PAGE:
Overall, the polls were very consistent. The NDP was between 37% and 42% in the three polls done over several days between April 25 and April 29. Three of the four polls had Wildrose at either 26% to 27%, while the PCs were in a tight range of between 20% and 24%.

That is a great deal of agreement for such an oddball election. We also have different methodologies at play here, with EKOS and Mainstreet using IVR and ThinkHQ and Ipsos Reid using both live-callers and the internet. Return on Insight used just live-callers, while Léger used their online panel.

And when we take into account the margins of error (assuming a probabilistic sample for argument's sake), we see there is even more agreement.

With the exception of the Mainstreet poll, which is the newest, a range of between 38% and 41% fits within the margin of error of all of the polls. They all top out at 41% or higher.

There is less agreement for Wildrose and the PCs, but the numbers are nevertheless consistent: mid-20s for Wildrose, low-to-mid-20s for the Tories.

The polls also saw eye-to-eye at the regional level, capturing some startling results.

The New Democrats, of course, led in every poll in Edmonton, with the PCs running second and Wildrose third. Looking at all six, the NDP ranged between 53% and 73%, the Tories between 16% and 22%, and Wildrose between 7% and 17%.

Most surprising is Calgary, though. I have read a great deal of skepticism surrounding the NDP's chances in the city, but the polls really can't back that up. The NDP finished in first place in the city in four of the six polls, and in second in the remaining two. They ranged between 25% and 35% (only one poll had them lower than 29%), compared to 23% to 33% for the Tories and 24% to 28% for Wildrose.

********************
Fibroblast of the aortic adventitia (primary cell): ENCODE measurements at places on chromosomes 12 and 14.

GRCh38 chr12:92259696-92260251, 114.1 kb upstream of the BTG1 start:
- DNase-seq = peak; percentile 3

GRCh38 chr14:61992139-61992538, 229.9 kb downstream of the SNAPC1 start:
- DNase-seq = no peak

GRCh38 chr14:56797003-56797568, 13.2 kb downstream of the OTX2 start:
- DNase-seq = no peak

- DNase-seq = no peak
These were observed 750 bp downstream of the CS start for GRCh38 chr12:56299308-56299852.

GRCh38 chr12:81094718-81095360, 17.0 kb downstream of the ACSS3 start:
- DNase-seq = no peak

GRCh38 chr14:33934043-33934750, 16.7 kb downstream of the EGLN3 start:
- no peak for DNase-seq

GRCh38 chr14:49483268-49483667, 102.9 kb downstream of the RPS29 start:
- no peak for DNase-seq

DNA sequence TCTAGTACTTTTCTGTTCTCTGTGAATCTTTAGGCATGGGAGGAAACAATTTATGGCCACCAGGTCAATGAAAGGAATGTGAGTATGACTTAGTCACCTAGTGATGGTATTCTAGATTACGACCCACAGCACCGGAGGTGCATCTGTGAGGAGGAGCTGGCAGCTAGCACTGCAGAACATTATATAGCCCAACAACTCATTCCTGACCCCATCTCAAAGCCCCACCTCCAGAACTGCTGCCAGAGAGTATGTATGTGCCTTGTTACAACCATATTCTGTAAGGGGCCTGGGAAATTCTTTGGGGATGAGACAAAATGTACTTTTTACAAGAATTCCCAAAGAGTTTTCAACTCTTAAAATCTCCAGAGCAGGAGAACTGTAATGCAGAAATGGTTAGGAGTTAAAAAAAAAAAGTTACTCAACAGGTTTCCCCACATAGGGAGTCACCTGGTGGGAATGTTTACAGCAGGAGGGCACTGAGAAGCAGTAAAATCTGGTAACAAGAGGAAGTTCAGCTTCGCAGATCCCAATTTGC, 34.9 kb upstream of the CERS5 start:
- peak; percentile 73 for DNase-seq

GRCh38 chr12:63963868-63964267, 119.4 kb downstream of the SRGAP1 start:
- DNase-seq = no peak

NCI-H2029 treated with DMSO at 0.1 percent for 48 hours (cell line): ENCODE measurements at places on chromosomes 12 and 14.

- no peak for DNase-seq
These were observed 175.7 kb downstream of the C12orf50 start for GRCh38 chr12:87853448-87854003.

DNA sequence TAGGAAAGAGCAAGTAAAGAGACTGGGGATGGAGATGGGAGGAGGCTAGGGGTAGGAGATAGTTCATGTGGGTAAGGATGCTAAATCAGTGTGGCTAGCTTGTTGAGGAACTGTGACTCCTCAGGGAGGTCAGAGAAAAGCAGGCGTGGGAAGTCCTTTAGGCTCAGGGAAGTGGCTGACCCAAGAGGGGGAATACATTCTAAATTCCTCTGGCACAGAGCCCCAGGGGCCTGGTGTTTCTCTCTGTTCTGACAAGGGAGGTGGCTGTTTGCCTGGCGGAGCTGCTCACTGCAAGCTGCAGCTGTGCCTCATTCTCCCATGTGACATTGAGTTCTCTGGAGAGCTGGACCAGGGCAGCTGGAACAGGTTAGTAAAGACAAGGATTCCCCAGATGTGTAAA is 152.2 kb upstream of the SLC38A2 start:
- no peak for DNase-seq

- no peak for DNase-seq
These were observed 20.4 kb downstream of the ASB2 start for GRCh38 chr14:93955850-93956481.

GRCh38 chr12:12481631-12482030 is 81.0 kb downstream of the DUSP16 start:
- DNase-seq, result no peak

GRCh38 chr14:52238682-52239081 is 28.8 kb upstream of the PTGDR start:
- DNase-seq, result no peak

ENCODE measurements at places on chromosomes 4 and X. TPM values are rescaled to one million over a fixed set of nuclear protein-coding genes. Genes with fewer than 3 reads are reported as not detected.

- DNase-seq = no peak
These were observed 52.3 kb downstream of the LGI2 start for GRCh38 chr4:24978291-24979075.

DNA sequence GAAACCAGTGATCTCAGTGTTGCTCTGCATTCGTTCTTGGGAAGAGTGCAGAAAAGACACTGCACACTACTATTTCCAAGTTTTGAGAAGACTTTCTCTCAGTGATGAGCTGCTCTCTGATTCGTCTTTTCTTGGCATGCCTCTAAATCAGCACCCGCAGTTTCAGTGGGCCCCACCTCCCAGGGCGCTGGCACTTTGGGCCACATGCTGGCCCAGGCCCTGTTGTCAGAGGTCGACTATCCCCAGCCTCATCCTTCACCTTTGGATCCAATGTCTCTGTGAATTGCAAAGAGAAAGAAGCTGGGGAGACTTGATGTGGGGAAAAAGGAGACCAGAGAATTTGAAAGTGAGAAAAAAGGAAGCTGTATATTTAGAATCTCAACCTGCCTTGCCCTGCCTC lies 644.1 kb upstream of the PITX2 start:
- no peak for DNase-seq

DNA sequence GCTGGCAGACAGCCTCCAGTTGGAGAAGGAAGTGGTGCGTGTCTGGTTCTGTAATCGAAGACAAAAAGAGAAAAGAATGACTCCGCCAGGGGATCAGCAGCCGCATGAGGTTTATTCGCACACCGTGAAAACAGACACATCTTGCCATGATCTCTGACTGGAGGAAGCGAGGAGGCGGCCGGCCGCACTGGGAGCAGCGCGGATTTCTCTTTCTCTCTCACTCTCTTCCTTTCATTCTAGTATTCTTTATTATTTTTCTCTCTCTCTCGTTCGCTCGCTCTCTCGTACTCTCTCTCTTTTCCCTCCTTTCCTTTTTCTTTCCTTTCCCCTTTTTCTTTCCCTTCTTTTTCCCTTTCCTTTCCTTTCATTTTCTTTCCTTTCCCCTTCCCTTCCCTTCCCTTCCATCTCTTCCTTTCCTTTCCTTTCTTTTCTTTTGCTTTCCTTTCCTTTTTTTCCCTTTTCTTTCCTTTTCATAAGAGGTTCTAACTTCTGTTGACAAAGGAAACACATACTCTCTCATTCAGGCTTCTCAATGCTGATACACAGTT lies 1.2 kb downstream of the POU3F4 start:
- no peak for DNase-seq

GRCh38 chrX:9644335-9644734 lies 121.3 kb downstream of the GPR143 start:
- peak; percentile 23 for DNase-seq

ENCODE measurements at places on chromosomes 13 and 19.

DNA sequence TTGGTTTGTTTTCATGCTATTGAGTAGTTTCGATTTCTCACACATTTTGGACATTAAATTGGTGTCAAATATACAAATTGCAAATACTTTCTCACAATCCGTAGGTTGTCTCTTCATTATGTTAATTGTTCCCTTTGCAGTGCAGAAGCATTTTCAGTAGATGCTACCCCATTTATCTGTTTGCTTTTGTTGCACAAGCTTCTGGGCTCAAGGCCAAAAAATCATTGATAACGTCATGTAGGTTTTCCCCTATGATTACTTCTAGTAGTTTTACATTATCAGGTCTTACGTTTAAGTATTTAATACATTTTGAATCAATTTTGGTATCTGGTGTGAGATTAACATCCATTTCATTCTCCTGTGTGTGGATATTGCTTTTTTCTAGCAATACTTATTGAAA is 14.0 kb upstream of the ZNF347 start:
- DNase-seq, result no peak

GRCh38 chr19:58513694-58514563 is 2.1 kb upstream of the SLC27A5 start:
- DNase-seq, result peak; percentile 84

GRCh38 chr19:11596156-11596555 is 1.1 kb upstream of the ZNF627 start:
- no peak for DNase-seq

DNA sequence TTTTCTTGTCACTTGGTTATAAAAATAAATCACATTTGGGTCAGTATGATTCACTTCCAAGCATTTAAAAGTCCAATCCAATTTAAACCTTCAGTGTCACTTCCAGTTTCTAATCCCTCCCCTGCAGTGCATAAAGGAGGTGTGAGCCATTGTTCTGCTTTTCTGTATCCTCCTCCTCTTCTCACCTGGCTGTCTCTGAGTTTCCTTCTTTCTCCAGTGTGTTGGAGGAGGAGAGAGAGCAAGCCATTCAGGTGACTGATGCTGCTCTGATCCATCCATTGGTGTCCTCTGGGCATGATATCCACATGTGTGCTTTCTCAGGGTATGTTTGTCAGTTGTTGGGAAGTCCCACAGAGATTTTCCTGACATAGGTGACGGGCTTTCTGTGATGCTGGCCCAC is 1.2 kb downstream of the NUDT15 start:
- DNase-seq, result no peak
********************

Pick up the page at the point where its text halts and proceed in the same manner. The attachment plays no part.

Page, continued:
The New Democrats also led in four of the six polls in the rest of Alberta, with the PCs finishing third in five of the six. The NDP ranged between 32% and 39%, Wildrose between 28% and 33%, and the PCs between 22% and 35% (and only one poll had the PCs higher than 23%, which is disastrous for the party).

ThinkHQ, which had a more detailed breakdown for the area outside of Calgary and Edmonton, put the NDP ahead in northern Alberta, Wildrose ahead in central Alberta, and the two parties neck-and-neck in southern Alberta. The PCs weren't competitive anywhere.

Despite all of this, Ipsos found that 50% of Albertans still think the Tories will win, with just 21% thinking the NDP will win. Mainstreet, slightly newer, found it more of a split: 32% thinking the PCs will win and 29% giving the nod to the NDP. It would be interesting to see how that might change in the coming days.

And what effect might it have? It could be exaggerated. ThinkHQ found more Albertans concerned about a PC victory than either a Wildrose or NDP win.

By the election, there will have been five full days of campaigning between the most recent poll and the vote. That makes for a lot of time for opinion to shift. It shifted in that amount of time in 2012, so hopefully we won't be left in the dark again. Because something is happening in Alberta - and missing a whole week of it could be a big mistake for the pollsters.